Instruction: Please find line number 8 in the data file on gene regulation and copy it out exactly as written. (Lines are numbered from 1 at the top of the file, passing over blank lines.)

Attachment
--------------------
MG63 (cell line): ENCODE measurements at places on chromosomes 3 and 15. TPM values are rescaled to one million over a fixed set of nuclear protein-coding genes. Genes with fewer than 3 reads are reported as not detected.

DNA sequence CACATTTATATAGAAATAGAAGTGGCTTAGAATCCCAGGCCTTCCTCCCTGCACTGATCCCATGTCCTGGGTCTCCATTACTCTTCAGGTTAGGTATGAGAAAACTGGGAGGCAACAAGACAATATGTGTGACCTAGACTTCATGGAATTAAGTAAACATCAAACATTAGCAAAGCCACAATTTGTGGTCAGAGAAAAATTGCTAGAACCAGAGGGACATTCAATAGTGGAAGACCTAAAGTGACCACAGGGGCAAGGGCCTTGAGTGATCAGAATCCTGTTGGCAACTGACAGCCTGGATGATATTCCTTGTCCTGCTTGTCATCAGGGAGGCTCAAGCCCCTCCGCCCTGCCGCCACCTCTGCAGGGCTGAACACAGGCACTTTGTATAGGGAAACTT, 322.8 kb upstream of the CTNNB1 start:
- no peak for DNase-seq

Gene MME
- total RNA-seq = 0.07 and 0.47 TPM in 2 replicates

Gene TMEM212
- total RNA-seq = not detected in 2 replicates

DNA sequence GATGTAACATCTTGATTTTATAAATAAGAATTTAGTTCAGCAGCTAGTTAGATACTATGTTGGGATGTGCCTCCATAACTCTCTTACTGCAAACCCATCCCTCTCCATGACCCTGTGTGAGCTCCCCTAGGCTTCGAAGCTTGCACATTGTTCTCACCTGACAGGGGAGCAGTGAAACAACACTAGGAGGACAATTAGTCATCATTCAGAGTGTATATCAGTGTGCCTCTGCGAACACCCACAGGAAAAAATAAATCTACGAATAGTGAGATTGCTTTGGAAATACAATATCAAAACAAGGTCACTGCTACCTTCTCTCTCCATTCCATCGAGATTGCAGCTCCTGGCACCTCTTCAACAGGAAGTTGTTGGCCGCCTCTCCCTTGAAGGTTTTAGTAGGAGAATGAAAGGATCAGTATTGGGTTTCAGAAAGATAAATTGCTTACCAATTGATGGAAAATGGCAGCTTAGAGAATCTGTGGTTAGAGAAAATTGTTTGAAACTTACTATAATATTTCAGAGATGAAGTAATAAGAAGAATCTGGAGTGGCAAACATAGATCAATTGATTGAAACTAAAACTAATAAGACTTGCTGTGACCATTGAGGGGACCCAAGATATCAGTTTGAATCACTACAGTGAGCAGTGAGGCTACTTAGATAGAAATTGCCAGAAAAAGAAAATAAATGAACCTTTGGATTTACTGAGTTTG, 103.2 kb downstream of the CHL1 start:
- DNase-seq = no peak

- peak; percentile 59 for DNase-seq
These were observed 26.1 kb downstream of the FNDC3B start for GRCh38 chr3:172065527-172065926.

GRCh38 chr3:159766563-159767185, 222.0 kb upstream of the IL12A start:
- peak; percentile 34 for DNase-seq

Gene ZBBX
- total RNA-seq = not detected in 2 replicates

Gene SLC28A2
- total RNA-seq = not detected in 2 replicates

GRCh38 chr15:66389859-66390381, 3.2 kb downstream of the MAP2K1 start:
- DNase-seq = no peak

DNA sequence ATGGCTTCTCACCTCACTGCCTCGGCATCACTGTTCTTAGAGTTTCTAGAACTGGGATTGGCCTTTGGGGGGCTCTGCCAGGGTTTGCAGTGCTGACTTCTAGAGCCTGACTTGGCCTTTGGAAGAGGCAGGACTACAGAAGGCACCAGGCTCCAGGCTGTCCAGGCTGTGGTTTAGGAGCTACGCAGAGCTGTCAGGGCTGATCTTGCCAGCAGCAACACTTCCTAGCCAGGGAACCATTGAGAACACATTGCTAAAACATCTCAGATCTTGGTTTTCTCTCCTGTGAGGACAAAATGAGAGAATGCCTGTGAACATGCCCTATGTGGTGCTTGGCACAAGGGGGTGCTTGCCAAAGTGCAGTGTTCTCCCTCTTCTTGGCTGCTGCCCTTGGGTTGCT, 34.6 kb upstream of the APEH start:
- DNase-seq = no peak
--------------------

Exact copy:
DNA sequence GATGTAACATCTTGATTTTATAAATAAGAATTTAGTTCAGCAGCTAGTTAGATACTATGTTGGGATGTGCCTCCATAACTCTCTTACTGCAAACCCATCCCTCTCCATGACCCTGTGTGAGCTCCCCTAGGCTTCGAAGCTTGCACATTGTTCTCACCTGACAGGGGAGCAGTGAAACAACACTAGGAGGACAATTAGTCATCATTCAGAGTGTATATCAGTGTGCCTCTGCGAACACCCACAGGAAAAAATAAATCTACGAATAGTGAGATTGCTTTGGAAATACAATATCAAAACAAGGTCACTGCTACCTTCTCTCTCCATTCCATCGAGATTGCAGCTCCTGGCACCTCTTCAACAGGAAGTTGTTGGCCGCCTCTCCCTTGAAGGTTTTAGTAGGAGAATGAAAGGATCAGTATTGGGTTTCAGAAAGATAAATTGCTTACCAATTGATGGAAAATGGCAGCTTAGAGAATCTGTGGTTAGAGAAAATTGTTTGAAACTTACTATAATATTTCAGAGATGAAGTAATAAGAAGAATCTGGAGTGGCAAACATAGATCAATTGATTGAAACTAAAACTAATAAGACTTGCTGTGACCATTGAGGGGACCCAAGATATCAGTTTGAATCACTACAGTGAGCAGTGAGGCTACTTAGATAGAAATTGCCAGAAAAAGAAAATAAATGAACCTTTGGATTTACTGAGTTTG, 103.2 kb downstream of the CHL1 start: